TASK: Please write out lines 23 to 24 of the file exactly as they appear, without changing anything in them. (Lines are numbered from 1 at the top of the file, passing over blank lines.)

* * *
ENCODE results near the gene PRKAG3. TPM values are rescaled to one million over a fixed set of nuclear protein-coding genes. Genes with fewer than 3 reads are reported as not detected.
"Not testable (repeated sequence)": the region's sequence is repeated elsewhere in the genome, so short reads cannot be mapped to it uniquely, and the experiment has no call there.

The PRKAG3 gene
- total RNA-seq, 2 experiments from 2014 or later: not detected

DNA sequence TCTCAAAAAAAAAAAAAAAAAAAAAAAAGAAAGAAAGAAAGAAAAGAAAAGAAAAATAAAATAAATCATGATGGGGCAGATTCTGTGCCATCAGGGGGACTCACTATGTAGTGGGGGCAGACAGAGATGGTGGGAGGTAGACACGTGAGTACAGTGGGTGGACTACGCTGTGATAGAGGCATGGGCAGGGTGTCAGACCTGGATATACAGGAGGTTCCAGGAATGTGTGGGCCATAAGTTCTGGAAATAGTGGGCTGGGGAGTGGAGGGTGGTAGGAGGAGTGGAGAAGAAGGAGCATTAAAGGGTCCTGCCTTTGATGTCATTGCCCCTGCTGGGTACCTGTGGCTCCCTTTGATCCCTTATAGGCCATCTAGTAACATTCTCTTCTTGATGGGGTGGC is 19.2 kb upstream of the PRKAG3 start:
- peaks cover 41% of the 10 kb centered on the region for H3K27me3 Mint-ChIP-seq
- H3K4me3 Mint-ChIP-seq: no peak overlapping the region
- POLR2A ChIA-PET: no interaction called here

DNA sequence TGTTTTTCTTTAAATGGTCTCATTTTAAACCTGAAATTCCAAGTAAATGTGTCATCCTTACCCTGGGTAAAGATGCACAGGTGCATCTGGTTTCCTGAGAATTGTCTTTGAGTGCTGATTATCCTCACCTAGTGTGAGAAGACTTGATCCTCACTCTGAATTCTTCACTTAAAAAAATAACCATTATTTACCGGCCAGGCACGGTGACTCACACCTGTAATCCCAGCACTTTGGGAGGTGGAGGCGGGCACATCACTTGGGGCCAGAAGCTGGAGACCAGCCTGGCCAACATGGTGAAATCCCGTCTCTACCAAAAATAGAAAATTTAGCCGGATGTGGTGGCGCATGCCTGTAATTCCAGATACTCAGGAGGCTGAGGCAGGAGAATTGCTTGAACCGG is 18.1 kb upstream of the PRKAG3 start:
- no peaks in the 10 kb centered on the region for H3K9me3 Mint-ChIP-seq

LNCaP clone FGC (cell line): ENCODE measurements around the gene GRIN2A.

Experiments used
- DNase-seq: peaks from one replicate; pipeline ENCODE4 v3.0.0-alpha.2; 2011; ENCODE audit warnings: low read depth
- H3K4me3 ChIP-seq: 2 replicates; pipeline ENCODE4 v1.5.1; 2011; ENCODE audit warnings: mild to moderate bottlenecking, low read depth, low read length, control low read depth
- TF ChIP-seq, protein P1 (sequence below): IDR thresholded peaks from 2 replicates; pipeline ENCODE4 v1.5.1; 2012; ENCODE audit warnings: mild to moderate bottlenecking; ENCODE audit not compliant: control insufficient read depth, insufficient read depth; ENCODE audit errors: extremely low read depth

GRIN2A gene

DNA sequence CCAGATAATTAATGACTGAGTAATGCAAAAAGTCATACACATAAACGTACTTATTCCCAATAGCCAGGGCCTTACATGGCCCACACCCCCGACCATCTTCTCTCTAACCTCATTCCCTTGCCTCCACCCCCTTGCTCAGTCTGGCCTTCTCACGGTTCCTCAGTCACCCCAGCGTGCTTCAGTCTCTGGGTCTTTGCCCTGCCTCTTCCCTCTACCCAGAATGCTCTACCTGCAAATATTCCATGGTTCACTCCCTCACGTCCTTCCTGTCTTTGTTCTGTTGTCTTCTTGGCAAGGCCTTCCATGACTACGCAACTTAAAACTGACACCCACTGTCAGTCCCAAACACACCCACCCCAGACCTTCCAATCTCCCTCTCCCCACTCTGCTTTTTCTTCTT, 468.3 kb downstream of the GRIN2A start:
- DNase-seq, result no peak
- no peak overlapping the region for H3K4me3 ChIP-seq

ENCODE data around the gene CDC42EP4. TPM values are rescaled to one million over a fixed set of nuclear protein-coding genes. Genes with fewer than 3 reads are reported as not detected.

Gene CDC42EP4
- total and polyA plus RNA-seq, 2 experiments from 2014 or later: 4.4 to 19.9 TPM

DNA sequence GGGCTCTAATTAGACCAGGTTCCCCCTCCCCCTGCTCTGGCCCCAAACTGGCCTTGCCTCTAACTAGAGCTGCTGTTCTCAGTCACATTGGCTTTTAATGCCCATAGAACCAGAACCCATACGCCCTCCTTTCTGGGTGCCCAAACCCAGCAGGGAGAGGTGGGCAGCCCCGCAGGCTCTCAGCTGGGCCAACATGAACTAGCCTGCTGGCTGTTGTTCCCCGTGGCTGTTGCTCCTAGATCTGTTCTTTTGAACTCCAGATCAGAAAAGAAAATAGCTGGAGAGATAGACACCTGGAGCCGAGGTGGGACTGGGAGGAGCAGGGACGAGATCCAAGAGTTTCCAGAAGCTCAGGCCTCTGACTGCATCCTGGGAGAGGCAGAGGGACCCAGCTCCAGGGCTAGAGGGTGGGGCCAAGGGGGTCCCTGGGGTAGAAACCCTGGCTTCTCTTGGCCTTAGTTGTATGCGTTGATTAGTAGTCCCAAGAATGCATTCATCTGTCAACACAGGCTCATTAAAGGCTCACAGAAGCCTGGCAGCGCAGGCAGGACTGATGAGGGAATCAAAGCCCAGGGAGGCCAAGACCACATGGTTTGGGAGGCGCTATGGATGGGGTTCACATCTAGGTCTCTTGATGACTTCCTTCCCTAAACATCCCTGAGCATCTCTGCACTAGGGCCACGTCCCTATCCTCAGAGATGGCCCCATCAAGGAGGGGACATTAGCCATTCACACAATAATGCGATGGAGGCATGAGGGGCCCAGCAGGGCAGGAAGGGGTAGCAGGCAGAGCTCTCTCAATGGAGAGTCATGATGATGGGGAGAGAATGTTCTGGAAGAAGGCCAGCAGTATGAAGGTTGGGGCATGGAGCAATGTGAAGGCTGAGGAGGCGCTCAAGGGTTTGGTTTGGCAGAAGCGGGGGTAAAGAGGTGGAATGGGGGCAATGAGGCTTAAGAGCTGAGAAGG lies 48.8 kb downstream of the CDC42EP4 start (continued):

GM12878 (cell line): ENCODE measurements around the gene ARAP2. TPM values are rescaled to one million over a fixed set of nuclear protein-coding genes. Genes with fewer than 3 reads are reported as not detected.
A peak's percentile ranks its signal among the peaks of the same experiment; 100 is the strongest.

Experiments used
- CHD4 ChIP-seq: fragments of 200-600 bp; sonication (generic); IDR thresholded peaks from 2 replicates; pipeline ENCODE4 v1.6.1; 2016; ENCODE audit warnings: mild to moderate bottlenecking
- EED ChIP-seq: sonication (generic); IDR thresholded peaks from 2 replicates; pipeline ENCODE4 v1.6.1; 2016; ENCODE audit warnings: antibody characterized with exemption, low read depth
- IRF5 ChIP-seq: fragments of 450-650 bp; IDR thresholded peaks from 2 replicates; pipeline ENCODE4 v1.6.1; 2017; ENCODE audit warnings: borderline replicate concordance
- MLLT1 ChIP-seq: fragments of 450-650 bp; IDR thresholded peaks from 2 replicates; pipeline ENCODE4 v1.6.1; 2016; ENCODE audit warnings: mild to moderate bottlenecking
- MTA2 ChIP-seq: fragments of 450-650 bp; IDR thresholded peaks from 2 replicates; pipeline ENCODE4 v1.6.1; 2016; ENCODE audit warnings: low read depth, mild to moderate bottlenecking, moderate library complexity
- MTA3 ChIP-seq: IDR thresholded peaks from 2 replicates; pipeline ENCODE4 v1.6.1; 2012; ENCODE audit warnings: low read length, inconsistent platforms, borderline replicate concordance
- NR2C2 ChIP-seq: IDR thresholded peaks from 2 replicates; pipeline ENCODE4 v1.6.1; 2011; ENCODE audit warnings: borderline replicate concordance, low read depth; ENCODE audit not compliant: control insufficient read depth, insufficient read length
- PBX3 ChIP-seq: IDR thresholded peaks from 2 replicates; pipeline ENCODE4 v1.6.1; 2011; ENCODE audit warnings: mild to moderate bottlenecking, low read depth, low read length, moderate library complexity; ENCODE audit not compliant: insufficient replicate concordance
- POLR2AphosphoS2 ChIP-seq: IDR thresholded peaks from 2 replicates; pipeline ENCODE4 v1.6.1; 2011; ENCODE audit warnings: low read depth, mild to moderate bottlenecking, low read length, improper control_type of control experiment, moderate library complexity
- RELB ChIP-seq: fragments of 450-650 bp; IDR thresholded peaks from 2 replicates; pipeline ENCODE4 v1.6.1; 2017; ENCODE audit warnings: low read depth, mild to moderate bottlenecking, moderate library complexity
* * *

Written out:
DNA sequence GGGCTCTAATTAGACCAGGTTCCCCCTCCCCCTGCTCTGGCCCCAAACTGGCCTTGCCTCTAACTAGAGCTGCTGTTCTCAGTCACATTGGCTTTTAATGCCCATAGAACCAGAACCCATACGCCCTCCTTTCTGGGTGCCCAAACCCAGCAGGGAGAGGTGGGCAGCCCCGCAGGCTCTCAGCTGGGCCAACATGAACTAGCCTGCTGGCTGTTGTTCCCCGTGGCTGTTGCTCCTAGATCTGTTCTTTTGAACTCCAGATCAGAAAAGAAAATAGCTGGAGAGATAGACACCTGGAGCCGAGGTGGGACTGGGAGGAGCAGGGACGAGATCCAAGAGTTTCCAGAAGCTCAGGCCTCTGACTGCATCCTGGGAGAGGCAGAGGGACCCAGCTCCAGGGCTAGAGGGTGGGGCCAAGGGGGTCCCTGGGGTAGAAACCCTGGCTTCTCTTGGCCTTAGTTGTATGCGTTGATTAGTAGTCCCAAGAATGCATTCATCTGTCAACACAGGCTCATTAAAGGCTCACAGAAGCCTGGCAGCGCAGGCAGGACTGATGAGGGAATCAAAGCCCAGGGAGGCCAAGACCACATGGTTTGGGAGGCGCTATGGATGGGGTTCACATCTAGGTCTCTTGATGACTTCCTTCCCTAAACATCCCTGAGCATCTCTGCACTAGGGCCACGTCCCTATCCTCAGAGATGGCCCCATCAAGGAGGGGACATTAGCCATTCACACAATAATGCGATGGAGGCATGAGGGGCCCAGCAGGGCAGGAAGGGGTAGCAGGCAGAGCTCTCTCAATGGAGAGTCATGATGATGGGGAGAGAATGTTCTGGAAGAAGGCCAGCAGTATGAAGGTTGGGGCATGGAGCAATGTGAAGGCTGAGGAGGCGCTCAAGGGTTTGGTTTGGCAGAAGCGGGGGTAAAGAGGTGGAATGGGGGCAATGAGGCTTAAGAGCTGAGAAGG lies 48.8 kb downstream of the CDC42EP4 start (continued):

GM12878 (cell line): ENCODE measurements around the gene ARAP2. TPM values are rescaled to one million over a fixed set of nuclear protein-coding genes. Genes with fewer than 3 reads are reported as not detected.